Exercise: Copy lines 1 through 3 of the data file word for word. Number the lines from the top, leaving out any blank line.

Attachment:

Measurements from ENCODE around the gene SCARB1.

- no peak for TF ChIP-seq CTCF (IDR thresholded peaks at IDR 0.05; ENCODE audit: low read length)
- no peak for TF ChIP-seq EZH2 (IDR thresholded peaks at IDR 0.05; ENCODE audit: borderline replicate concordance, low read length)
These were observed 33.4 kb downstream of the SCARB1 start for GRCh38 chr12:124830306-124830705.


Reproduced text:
Measurements from ENCODE around the gene SCARB1.

- no peak for TF ChIP-seq CTCF (IDR thresholded peaks at IDR 0.05; ENCODE audit: low read length)
- no peak for TF ChIP-seq EZH2 (IDR thresholded peaks at IDR 0.05; ENCODE audit: borderline replicate concordance, low read length)